By Technology Correspondent Richard Beeby
BBC tech reporter
General Motors has not paid a dividend since 2005 The huge profits of American carmaker General Motors’ have almost evaporated, due to a global chip shortage that has emerged after the earthquake in Japan. GM’s third-quarter profit halved from a year ago to $2.1bn, although its sales climbed by 15%. Profits have been hit hard by a lack of silicon chips used in processing the company’s vehicles. GM has increased the cost of its cars by up to $1,000, but says the price rise will help it cope with the crisis. GM said in a statement that it had curtailed production to save on its inventory of commodities like memory chips and carbon fibre, and had significantly reduced the amount of raw materials it imported. “We continue to have confidence in our plan and believe that our financial condition remains strong,” said chief executive officer Ed Whitacre. “These disruptions are temporary and we have flexible supply chains.” Mr Whitacre also said the company would consider selling a part of its non-core assets to raise funds. Already in the last quarter, the company was forced to drop plans to launch a Cadillac super-car and said that it may no longer build a new small, medium-sized car. Electrical issues Auto manufacturers like GM and German giant BMW are also affected by the problem, because they manufacture a large proportion of their cars in the US and Europe, rather than China.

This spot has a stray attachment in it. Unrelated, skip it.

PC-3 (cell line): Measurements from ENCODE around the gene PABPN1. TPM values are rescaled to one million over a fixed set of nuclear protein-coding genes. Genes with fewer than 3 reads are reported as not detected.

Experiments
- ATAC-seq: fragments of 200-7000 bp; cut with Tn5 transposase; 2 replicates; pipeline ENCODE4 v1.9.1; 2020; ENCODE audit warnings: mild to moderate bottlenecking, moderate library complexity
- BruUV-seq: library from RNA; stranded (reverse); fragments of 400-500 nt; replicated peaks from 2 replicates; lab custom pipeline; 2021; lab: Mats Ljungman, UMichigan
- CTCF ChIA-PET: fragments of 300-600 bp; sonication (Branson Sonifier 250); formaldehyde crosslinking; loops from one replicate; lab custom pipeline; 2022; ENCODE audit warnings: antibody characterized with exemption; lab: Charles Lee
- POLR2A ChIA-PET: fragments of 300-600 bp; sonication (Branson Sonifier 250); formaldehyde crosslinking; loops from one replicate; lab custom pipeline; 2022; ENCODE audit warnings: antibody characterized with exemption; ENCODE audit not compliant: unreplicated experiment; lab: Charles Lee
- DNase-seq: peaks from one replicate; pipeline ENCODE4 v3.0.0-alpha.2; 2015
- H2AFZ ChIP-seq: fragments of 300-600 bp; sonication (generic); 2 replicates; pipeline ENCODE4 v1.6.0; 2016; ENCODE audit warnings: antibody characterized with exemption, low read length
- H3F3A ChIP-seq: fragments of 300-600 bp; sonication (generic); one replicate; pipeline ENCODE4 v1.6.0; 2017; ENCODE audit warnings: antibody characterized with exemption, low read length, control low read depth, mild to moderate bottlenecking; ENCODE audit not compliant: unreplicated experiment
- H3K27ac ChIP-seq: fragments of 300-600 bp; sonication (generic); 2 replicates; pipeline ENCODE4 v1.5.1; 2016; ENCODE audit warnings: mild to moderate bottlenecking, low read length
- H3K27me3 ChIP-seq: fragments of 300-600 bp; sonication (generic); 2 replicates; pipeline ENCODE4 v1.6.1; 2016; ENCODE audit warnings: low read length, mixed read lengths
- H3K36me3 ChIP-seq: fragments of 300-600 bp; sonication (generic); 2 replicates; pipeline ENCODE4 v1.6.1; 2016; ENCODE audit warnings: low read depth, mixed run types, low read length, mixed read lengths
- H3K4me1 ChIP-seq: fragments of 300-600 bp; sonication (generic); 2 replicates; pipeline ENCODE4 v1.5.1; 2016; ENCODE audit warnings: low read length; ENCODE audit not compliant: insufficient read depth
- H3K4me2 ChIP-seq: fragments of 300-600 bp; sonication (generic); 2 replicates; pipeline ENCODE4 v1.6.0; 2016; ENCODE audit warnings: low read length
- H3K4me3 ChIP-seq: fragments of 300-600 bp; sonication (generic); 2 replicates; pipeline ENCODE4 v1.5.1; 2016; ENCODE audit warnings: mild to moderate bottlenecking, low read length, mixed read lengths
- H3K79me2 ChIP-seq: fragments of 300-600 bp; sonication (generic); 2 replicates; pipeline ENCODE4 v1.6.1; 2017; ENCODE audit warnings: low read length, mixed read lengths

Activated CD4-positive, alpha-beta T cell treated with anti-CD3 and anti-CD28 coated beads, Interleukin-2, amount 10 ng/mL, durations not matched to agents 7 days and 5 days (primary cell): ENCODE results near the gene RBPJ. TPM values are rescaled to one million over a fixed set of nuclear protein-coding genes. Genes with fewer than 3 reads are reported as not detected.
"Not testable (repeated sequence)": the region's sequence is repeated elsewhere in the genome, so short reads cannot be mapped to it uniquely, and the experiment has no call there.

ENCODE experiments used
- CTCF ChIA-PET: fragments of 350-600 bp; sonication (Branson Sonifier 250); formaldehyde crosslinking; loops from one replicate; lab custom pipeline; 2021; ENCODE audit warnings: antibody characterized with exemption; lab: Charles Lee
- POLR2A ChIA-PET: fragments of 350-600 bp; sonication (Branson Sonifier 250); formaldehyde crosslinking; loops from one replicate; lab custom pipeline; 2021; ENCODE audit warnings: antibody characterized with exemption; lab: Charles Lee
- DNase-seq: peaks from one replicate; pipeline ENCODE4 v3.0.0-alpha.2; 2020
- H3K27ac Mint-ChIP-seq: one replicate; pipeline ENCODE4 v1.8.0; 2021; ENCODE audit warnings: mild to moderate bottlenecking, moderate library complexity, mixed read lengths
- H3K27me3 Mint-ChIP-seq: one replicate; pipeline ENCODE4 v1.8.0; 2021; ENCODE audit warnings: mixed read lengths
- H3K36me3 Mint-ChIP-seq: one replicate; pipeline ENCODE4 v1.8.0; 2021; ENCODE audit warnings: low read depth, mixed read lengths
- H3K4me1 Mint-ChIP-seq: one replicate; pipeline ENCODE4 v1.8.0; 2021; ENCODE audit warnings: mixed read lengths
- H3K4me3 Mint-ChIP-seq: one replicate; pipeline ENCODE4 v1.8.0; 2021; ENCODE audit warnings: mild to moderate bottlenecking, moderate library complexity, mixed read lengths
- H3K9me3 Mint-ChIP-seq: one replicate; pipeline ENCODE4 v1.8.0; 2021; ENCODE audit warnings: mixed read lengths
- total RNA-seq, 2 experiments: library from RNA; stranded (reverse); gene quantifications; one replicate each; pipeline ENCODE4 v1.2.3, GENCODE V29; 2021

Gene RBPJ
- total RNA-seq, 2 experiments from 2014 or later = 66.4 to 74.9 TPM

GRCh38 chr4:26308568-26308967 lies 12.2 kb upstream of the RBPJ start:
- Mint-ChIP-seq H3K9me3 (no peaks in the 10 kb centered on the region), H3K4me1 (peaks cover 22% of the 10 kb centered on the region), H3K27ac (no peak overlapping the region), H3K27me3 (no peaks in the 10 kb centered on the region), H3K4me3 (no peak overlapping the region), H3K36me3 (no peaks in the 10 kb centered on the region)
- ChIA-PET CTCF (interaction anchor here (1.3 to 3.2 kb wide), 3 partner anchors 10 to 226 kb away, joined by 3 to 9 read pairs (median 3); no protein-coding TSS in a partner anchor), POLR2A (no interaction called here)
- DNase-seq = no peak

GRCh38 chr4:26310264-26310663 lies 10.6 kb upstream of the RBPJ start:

Engineers rebuild gadget inside C-17 US carmakers have traditionally relied on the Chinese for building their car parts, with Germany, Japan and South Korea being more in demand. General Motors builds 50% of its Chevrolets in the US, and BMW’s BMW brand is just over half of Germany’s car manufacturing. BMW said it has successfully avoided production problems because the shortage of “oughts,” a type of silicon used in electrical components, had not hit its Mercedes V6 hybrid technology. But it is actually General Motors’ Lincoln and Cadillac lines that are bearing the brunt of the supply constraints. Already in the last quarter, the company was forced to drop plans to launch a Cadillac super-car and said that it may no longer build a new small, medium-sized car. British sportscar maker Lotus was also forced to cancel production in July because it needed parts to build its own electric vehicle. In response, the car company launched a restoration programme of the C-7 Series of mid-Range Jaguar’s, which first went on sale in 1961. “This represents a significant economic opportunity for the Company to demonstrate its continuing commitment to the automotive industry,” said Ian Callum, Lotus’s technical director. The company said it expected to start producing its new C-X17 electric car from January next year.
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